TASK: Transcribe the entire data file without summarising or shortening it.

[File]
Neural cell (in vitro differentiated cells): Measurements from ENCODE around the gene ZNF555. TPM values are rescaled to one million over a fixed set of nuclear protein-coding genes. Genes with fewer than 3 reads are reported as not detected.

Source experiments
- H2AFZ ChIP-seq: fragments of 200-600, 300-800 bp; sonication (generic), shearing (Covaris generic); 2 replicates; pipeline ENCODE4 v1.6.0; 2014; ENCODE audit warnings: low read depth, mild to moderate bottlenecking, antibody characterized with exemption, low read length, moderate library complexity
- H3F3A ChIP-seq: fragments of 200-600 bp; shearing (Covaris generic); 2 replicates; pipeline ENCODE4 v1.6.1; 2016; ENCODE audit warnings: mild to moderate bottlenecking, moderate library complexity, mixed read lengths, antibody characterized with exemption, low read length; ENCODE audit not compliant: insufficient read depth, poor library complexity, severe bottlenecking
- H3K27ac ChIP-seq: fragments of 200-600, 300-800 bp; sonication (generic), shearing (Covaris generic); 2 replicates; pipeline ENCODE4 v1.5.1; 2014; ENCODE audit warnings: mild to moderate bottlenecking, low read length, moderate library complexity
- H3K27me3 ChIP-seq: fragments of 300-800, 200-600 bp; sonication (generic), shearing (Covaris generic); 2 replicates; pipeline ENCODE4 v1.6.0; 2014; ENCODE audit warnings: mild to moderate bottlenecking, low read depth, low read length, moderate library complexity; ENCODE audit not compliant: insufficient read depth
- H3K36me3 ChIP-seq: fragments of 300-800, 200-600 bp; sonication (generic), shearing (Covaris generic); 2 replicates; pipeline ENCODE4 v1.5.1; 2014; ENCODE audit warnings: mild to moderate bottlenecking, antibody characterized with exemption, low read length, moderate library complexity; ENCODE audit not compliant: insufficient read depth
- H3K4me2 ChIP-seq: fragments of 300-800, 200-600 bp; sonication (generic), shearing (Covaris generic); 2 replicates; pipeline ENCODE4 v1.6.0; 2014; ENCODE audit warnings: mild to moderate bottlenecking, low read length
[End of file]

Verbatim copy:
Neural cell (in vitro differentiated cells): Measurements from ENCODE around the gene ZNF555. TPM values are rescaled to one million over a fixed set of nuclear protein-coding genes. Genes with fewer than 3 reads are reported as not detected.

Source experiments
- H2AFZ ChIP-seq: fragments of 200-600, 300-800 bp; sonication (generic), shearing (Covaris generic); 2 replicates; pipeline ENCODE4 v1.6.0; 2014; ENCODE audit warnings: low read depth, mild to moderate bottlenecking, antibody characterized with exemption, low read length, moderate library complexity
- H3F3A ChIP-seq: fragments of 200-600 bp; shearing (Covaris generic); 2 replicates; pipeline ENCODE4 v1.6.1; 2016; ENCODE audit warnings: mild to moderate bottlenecking, moderate library complexity, mixed read lengths, antibody characterized with exemption, low read length; ENCODE audit not compliant: insufficient read depth, poor library complexity, severe bottlenecking
- H3K27ac ChIP-seq: fragments of 200-600, 300-800 bp; sonication (generic), shearing (Covaris generic); 2 replicates; pipeline ENCODE4 v1.5.1; 2014; ENCODE audit warnings: mild to moderate bottlenecking, low read length, moderate library complexity
- H3K27me3 ChIP-seq: fragments of 300-800, 200-600 bp; sonication (generic), shearing (Covaris generic); 2 replicates; pipeline ENCODE4 v1.6.0; 2014; ENCODE audit warnings: mild to moderate bottlenecking, low read depth, low read length, moderate library complexity; ENCODE audit not compliant: insufficient read depth
- H3K36me3 ChIP-seq: fragments of 300-800, 200-600 bp; sonication (generic), shearing (Covaris generic); 2 replicates; pipeline ENCODE4 v1.5.1; 2014; ENCODE audit warnings: mild to moderate bottlenecking, antibody characterized with exemption, low read length, moderate library complexity; ENCODE audit not compliant: insufficient read depth
- H3K4me2 ChIP-seq: fragments of 300-800, 200-600 bp; sonication (generic), shearing (Covaris generic); 2 replicates; pipeline ENCODE4 v1.6.0; 2014; ENCODE audit warnings: mild to moderate bottlenecking, low read length